Metz – ‘Atlas Vending’

By Andy Joice

Toronto has a legacy of producing outstanding bands. From PUP and Cancer bats, to Fucked Up and Broken Social Scene, there’s always been a strong outpouring of bands from the area. One band that’s seemingly overlooked in the higher echelons of Toronto superstars are Metz. Formed in Ottowa but based in Toronto, they’re a band known for their no-nonsense, heavy-as-fuck brand of post-punk noise rock. With the release of their fourth album ‘Atlas Vending’, they’re pushing themselves even harder to get the recognition they deserve.

Opening with ‘Pulse’, it’s clear from the outset they’re still as unashamedly visceral as ever. Discordant chords and Alex Edkins’ meandering vocals sit together perfectly, leading up to an eardrum bursting chorus. Less focused on melodies in the verses, there’s a minimalism that shines through, leaving a feeling of faux discomfort. Throughout the whole track, you can feel something brewing, whetting the appetite for what’s to come on the rest of the record. It’s a teaser, one that leaves you desperate for the reveal.

‘Blind Youth Industrial Park’ immediately follows, somehow bringing melody through the chaos. It’s here we see some key developments though, with the backing vocals from bassist Chris Slorach being reminiscent of ‘Songs For The Deaf’ era Queens Of The Stone Age – dreamy but eerie.

‘The Mirror’ opens with an almost excessive but definitely warranted drum beat that remains through the track. With Hayden Menzies smashing the ever-loving shit out of his drumkit, it’s a surprise he doesn’t manage to puncture the skins with every beat. They must’ve done something to him in a past life, as the ferocity he plays with is frightening. Screeching guitars and a thunderous bass line create a frothy layer of fuzz that always seems on the verge of explosion, but manages to remain controlled.

‘No Ceiling’ and ‘Hail Taxi’ are both far more measured, with melodies at the forefront. With a more refined sound, they’re likely the most accessible tracks on the record, and probably the best jumping in point for new fans. Both contain some incredibly catchy hooks, with the chorus in the latter being a particularly potent ear worm. It’s easy to hear it being echoed back at the band once live shows are back on, with the words “I’m sending messages” becoming a mantra of sorts.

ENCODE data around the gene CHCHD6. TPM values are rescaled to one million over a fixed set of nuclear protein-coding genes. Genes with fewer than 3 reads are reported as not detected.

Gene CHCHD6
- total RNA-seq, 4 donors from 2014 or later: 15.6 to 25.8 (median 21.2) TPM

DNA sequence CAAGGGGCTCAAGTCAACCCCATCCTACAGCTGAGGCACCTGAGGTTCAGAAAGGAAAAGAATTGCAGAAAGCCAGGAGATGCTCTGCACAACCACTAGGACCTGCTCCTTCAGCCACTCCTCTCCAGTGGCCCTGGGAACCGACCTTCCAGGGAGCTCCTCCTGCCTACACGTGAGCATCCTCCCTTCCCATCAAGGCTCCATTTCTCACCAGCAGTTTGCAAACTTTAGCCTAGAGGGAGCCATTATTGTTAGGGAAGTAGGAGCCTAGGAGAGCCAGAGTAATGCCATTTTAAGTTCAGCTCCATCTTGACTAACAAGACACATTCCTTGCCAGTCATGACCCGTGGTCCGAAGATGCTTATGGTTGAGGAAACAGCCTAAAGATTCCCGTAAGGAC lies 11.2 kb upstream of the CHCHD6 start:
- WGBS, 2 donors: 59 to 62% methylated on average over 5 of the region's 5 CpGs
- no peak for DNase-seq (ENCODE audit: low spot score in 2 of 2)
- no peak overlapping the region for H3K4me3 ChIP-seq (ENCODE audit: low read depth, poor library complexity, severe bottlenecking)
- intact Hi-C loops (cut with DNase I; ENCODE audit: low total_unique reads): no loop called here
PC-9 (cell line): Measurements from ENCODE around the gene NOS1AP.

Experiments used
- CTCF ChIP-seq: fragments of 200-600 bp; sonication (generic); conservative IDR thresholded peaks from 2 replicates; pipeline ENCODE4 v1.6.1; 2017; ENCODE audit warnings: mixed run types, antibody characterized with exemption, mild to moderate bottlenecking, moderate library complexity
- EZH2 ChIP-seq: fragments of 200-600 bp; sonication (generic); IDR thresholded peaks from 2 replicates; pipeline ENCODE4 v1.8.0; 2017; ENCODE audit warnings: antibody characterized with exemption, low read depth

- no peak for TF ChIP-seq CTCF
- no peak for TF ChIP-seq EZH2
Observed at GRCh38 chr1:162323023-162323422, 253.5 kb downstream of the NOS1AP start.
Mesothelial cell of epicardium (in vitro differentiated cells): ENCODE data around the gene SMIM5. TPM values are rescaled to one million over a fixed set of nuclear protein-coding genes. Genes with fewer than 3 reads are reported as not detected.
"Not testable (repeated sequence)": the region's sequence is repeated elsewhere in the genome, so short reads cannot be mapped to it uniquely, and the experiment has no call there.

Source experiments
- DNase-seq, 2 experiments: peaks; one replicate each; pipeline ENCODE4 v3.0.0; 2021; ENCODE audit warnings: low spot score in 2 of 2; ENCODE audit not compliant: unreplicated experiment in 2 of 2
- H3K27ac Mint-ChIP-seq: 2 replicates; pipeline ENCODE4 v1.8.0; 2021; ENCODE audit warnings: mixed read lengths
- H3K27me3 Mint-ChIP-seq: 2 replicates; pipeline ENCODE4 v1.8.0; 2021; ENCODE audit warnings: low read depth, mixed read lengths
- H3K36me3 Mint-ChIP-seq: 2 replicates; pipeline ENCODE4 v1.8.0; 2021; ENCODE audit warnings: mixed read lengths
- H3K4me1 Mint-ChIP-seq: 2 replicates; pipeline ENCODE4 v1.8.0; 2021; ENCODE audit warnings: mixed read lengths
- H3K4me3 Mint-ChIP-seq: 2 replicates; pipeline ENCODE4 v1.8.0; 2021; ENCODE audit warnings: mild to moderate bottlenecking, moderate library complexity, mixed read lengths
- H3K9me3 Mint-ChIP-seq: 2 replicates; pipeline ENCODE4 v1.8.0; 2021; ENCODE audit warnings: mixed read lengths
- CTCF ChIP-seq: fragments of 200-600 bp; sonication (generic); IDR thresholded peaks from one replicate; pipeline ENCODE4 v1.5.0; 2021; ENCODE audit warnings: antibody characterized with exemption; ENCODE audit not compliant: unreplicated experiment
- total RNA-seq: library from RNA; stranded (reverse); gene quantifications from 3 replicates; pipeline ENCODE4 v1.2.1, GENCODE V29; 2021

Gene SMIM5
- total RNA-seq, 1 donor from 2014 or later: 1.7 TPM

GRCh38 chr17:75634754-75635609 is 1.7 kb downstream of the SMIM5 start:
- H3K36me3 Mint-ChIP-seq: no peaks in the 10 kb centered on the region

‘Draw Us In’ follows suit in being melodic in a left field way – the guitar and bass lines seem to battle for prominence, not harmoniously but in a straight battle for blood. It might sound like a difficult listen, but it works perfectly, complimenting their scuzzy abrasiveness. Similarly, the battle for the loudest instrument continues into ‘Sugar Pill’. The guitars and bass lines crash while the drumming is near cacophonous, and yet, come the chorus, everything falls into place at exactly the right time, resulting in another effortlessly hook that sticks with you like the smell of burnt plastic – you shouldn’t like it, but you can’t help but embrace it.

Closing track ‘A Boat To Drown In’ is the longest track on the record, weighing in at 7:37 minutes long. It’s a slow burner, one that embraces everything we’ve heard so far. A refined melody, exuberant instrumentation and Edkins’ vocals bouncing around effortlessly. Its four minute outro is a thing of beauty, filled to the brim with scuzzy guitars that just seem to whine endlessly, a bass line that trots aimlessly and a gentler drumbeat (fair play to Menzies, he must’ve been knackered by this point). The melodies don’t come from the strings, but instead from overlaid synths. Harkening back to the dreamy state heard earlier in the record, it somehow encapsulates a feeling of loneliness and space about the background noise.

It’s the perfect representation of Metz – throughout all the insanity and rapturous music, there are moments of beauty and detail that shine through every song. In a world where the constant noise of media, politics and society can be overwhelming, Metz will show you there are things behind the noise that are worth paying attention to. And that describes ‘Atlas Vending’ to a tee. For every moment where you think they’ve gone too far, they’re about to fall off a cliff of noise, they instead take a step back and show you something you’ve missed. Cut through the noise, and you’ve got an utter gem.

ANDY JOICE

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